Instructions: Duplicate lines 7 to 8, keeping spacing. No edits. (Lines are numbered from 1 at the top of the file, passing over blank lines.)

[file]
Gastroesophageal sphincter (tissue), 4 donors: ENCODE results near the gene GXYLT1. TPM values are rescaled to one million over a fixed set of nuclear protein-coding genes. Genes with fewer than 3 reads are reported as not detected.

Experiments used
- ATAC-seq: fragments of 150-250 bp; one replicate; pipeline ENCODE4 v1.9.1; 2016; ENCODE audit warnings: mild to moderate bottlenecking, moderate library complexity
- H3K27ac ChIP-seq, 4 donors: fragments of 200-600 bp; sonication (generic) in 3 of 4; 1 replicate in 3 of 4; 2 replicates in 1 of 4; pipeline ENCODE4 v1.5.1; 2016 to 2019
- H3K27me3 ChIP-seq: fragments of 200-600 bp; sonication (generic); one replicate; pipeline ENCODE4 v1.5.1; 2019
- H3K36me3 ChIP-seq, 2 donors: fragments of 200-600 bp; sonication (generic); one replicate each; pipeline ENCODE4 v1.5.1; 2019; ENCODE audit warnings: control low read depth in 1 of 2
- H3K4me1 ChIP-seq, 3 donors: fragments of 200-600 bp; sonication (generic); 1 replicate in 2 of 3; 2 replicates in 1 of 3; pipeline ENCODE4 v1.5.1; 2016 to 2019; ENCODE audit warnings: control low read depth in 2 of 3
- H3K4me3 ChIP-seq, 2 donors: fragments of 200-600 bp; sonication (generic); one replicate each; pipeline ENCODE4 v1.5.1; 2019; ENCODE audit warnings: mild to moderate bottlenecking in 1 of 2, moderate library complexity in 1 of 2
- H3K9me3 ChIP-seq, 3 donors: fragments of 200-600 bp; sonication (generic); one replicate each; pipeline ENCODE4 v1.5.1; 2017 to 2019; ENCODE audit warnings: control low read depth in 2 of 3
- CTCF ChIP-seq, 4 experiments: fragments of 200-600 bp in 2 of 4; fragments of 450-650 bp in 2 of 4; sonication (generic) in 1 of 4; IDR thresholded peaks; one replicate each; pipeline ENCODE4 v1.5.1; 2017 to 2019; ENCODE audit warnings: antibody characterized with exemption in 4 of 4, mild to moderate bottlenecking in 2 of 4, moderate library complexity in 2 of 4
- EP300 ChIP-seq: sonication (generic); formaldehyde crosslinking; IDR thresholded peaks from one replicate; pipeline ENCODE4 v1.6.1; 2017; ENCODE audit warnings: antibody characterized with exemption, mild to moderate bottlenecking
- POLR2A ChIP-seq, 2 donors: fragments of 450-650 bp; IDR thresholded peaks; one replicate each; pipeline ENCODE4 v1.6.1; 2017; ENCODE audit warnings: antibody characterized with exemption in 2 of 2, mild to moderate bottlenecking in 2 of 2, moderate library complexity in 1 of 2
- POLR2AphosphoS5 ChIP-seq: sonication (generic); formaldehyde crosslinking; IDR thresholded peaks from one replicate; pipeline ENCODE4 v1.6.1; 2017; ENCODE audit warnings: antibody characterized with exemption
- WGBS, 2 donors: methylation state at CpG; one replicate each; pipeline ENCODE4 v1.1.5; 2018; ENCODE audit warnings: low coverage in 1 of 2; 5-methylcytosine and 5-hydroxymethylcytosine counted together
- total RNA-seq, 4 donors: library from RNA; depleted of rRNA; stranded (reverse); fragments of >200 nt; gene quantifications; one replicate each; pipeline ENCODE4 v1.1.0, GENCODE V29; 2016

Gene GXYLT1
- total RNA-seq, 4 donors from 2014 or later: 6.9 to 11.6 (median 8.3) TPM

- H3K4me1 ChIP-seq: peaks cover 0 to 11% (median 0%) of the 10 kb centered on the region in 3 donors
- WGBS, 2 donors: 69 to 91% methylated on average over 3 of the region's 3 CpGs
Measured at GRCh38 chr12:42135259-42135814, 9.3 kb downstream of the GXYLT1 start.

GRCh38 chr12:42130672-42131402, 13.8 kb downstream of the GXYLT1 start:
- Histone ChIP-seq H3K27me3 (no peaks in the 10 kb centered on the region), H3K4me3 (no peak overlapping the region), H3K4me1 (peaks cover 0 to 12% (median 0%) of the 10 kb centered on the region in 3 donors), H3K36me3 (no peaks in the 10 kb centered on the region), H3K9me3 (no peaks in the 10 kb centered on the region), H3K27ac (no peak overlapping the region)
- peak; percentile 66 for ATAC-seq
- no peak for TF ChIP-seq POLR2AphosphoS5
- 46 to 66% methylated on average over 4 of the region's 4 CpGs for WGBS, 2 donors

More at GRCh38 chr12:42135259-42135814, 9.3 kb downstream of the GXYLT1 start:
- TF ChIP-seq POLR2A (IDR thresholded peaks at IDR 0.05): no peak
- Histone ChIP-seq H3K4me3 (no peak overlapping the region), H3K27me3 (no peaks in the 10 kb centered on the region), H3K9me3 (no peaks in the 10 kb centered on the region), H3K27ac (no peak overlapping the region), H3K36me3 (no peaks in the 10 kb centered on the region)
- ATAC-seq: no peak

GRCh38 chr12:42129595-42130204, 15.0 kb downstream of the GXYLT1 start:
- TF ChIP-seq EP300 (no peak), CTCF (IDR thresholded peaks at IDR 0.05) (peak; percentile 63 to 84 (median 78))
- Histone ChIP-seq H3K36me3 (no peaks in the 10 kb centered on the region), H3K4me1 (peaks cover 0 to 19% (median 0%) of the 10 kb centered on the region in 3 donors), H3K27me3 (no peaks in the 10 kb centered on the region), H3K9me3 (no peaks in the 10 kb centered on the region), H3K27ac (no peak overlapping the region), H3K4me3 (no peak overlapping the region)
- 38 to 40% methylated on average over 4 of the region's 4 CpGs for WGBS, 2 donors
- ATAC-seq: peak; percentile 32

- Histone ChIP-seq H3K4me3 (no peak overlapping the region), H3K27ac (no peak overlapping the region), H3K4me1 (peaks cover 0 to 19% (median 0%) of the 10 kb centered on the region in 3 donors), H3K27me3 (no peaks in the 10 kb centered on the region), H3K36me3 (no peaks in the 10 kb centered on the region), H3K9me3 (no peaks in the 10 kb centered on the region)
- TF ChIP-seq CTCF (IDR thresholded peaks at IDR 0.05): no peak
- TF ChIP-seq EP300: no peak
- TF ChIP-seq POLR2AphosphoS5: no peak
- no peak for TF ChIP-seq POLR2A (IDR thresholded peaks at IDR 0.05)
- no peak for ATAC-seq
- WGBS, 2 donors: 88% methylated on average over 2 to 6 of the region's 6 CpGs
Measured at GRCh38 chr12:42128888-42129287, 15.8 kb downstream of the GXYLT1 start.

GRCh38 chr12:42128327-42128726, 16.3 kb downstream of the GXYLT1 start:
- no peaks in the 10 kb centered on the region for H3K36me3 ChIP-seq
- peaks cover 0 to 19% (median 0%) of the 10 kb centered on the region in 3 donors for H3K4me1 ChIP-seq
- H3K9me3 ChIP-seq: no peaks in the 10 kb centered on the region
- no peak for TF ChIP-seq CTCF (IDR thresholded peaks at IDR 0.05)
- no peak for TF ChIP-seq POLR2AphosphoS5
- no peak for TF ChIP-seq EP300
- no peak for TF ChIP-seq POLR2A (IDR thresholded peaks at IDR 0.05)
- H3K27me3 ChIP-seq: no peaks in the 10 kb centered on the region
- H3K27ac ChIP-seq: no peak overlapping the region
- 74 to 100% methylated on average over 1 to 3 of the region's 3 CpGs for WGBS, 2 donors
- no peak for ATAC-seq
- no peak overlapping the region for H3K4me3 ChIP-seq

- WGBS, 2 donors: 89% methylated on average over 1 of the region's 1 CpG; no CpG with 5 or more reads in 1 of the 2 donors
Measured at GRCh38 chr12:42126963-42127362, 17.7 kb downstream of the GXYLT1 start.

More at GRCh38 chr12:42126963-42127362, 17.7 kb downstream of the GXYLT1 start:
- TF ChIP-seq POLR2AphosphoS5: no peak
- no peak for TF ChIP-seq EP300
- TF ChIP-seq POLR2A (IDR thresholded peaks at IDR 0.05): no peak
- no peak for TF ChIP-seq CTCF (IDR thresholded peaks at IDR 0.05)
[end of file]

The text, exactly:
- H3K4me1 ChIP-seq, 3 donors: fragments of 200-600 bp; sonication (generic); 1 replicate in 2 of 3; 2 replicates in 1 of 3; pipeline ENCODE4 v1.5.1; 2016 to 2019; ENCODE audit warnings: control low read depth in 2 of 3
- H3K4me3 ChIP-seq, 2 donors: fragments of 200-600 bp; sonication (generic); one replicate each; pipeline ENCODE4 v1.5.1; 2019; ENCODE audit warnings: mild to moderate bottlenecking in 1 of 2, moderate library complexity in 1 of 2